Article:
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\begin{document}
\title{Lecture 4: Operads}
\author{Alexander A. Voronov}
%\address{Department of Mathematics\\ M.I.T.,
%2-246\\ 77 Massachusetts Ave.\\ Cambridge, MA 02139-4307}
%\curraddr{}
%\email{voronov@math.mit.edu}
%\urladdr{http://www-math.mit.edu/~voronov/}
%\thanks{Research supported in part by an AMS Centennial Fellowship.}
%\subjclass{Primary 14H10; Secondary 32G15, 55P62}
\date{October 1, 1997}
\maketitle
\section{Operads}
\subsection{Definitions and examples}
A commutative algebra is a Frobenius algebra without an invariant
inner product. Similarly, an operad is a PROP without things that can
possibly create something like an inner product in a
representation. More specifically, an operad is the part $\Mor(n,1)$,
$n \ge 0$, of a PROP. Of course, given only the collection of
morphisms $\Mor(n,1)$, it is not clear how to compose them. The idea
is to take the union of a $m$ elements from $\Mor(n,1)$ to be able to
compose them with an element of $\Mor(m,1)$. This leads to cumbersome
notation and ugly axioms, compared to those of PROP's. However operads
are in a sense more basic than the corresponding PROP's: as Victor Kac
put it on this lecture, the difference is similar to the difference
between Lie algebras and the universal enveloping algebras.
\begin{df}
Let $k$ be a ground field. An \emph{operad} $\OO$ is a collection of
sets (vector spaces, complexes, topological spaces, manifolds, \dots,
objects of a tensor category) $\OO (n)$, $n \ge 0$, with
\begin{enumerate}
\item A composition law:
\end{enumerate}
\noindent
\begin{equation*}
\gamma: \OO(m) \otimes \OO(n_1) \otimes \dots \otimes \OO(n_m) \to
\OO(n_1 + \dots + n_m).
\end{equation*}
\begin{enumerate}
\setcounter{enumi}{1}
\item A right action of the symmetric group $S_n$ on $\OO (n)$.
\item A unit $e \in \OO (1)$.
\end{enumerate}
such that the following properties are satisfied:
\begin{enumerate}
\item The composition is associative, i.e., the following diagram is
commutative:
\end{enumerate}
\noindent
\[
\begin{CD}
\left\{
\begin{aligned}
\OO(l) & \otimes \OO(m_1) \otimes \dots \otimes \OO(m_l) \\
& \otimes \OO(n_{11}) \otimes \dots \otimes \OO(n_{l,n_l})
\end{aligned}
\right\}
@>{\id \otimes \gamma^l}>>
\OO(l) \otimes \OO(n_1) \otimes \dots \otimes \OO(n_l)\\
@V{\gamma \otimes \id}VV @VV{\gamma}V , \\
\OO(m) \otimes \OO(n_{11}) \otimes \dots \otimes \OO(n_{m,n_m})
@>\gamma>> \OO(n)
\end{CD}
\]
\noindent
\begin{quote}
where $m = \sum_i m_i$, $n_i = \sum_j n_{ij}$, and $n = \sum_i n_i$.
\end{quote}
\noindent
\begin{enumerate}
\setcounter{enumi}{1}
\item The composition is equivariant with respect to the symmetric group
actions: $S_m \times S_{n_1} \times \dots \times S_{n_m}$ acts on the
left-hand side and maps naturally to $S_{n_1 + \dots + n_m}$, acting
on the right-hand side.
\item The unit $e$ satisfies natural properties with respect to the
composition: $\gamma(e; f) \linebreak[0] = f$ and $\gamma(f; e, \dots,
e) = f$ for each $f \in \OO (k)$.
\end{enumerate}
The notion of a \emph{morphism of operads} is introduced naturally.
\end{df}
\begin{rem}
One can consider \emph{nonsymmetric operads}, not assuming the action
of the symmetric groups. Not requiring the existence of a unit $e$, we
arrive to \emph{nonunital operads}. Do not mix this up with operads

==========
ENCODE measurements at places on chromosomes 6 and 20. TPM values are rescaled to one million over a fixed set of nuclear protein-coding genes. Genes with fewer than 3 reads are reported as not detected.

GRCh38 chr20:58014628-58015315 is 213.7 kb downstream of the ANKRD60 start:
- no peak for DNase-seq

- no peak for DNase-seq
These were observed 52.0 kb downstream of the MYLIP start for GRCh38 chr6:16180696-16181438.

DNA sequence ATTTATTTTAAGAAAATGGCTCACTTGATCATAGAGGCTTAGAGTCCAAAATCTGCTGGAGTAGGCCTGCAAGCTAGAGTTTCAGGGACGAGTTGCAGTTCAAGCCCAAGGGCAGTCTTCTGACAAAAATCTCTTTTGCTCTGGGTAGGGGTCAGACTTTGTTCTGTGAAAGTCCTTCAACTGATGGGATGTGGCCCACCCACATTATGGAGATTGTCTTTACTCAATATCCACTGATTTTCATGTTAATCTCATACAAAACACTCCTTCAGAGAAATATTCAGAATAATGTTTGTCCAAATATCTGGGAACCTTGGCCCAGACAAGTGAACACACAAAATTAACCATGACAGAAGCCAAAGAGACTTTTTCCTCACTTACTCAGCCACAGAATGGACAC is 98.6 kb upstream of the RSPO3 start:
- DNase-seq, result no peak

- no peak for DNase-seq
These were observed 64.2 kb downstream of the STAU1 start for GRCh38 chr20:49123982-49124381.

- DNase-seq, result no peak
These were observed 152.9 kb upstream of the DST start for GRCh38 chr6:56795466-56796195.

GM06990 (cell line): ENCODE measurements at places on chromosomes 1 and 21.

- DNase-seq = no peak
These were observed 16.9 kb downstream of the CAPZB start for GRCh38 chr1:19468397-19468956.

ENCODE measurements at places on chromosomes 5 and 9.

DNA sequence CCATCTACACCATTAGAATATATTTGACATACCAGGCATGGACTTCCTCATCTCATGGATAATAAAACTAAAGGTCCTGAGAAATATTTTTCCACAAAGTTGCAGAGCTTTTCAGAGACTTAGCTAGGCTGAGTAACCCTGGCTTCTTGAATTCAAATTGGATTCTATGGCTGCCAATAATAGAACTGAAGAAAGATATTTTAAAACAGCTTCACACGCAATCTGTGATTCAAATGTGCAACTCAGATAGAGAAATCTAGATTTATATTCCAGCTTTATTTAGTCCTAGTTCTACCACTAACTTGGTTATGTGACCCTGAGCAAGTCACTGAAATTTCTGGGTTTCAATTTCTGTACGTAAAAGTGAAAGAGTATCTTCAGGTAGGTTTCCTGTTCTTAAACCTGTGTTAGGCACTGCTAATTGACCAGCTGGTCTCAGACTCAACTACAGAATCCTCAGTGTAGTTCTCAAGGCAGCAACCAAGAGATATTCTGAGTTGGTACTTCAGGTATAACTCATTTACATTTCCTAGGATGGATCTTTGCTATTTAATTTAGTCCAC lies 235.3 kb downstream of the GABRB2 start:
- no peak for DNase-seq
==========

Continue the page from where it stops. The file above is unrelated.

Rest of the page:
with no $\OO(0)$, algebras over which (see next section) have no
unit. There are also good examples of operads having only $n \ge 2$
components $\OO(n)$.
An equivalent definition of an operad may be given in terms of
operations $f \circ_i g \linebreak[1] = \linebreak[0]
\gamma (f;, \id, \dots, \linebreak[1] \id, g, \id , \dots, \id)$, $i =
1, \dots, m$, for $f \in \OO(m), g \in \OO(n)$. Then the associativity
condition translates as $f \circ_i (g \circ_j h) = (f \circ_i g)
\circ_{i+j-1} h$.
\end{rem}
%\begin{sloppypar}
\begin{ex}[The Riemann surface and the endomorphism operad]
$\OO(n)$ is the space of all connected Riemann surfaces (with or
without complex structure) with $n$ inputs and 1 output. Another
example is the \emph{endomorphism operad of a vector space $V$}:
$\End{V}(n) = \Hom(V^{\otimes n}, V)$, the space of $n$-linear
mappings from $V$ to $V$.
\end{ex}
%\end{sloppypar}
\subsection{Algebras over operads}
\begin{df}
An \emph{algebra over an operad $\OO$} (in other terminology, a
\emph{representation of an operad}) is a morphism of operads $\OO \to
\End{V}$, that is, a collection of maps
\[
\OO(n) \to \End{V}(n) \qquad \text{for $ n \ge 0$}
\]
compatible with the symmetric group action, the unit elements, and the
compositions. If the operad $\OO$ is an operad of vector spaces, then
we would usually require the morphism $\OO \to \End{V}$ to be a
morphism of operads of vector spaces. Otherwise, we would think of
this morphism as a morphism of operads of sets. Sometimes, we may also
need a morphism to be continuous or respect differentials, or have
other compatibility conditions.
\end{df}
\subsubsection{The commutative operad}
The \emph{commutative operad} is the operad of $k$-vector spaces with
the $n$th component $\Comm (n) = k$ for all $n \ge 0$. We assume that
the symmetric group acts trivially on $k$ and the compositions are
just the multiplication of elements in the ground field $k$. An
algebra over the commutative operad is nothing but a commutative
associative algebra with a unit, as we see from the following
exercise.
Another version of the commutative operad is $\Comm(n) = \text{point}$
for all $n \ge 0$. This is an operad of sets. An algebra over it is
also the same as a commutative associative unital algebra.
\begin{xca}
Show that the operad $\T(n) \linebreak[1] = \linebreak[0]$ \{the set
of diffeomorphism classes of connected Riemann surfaces of genus zero